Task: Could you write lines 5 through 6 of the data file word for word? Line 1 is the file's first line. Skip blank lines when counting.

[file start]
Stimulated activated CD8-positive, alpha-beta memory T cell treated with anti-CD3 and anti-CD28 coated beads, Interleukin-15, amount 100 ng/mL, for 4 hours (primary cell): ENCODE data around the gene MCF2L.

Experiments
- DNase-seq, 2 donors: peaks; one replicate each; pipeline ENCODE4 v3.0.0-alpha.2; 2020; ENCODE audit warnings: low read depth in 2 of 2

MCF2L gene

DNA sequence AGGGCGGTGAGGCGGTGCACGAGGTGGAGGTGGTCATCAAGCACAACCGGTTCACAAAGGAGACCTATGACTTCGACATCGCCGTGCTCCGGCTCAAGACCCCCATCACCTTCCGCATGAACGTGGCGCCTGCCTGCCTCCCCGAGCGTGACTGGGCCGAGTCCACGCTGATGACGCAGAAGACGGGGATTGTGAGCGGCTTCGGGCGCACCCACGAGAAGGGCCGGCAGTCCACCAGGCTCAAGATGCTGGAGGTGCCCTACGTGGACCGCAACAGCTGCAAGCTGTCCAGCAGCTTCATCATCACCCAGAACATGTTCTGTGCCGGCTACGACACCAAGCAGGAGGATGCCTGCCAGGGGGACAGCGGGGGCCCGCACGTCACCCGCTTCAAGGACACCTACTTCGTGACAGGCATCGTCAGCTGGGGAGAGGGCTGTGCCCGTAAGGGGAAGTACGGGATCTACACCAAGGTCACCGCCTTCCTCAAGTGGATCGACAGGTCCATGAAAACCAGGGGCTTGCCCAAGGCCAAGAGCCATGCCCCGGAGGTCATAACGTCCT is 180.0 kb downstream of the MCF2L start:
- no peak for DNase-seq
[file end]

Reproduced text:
DNA sequence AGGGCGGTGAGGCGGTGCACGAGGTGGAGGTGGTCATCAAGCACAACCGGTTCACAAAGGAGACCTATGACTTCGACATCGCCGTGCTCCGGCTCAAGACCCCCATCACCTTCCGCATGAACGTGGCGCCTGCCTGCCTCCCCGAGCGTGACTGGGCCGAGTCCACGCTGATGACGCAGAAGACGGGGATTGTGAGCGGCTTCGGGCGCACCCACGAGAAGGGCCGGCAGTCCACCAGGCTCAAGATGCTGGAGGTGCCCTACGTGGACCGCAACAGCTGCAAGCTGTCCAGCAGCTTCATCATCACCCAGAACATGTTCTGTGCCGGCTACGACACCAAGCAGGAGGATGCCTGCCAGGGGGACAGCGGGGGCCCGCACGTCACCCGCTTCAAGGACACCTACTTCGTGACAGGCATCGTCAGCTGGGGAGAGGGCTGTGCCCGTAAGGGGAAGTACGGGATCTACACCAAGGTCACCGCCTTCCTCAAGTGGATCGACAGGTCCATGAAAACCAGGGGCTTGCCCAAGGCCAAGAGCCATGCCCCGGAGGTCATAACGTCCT is 180.0 kb downstream of the MCF2L start:
- no peak for DNase-seq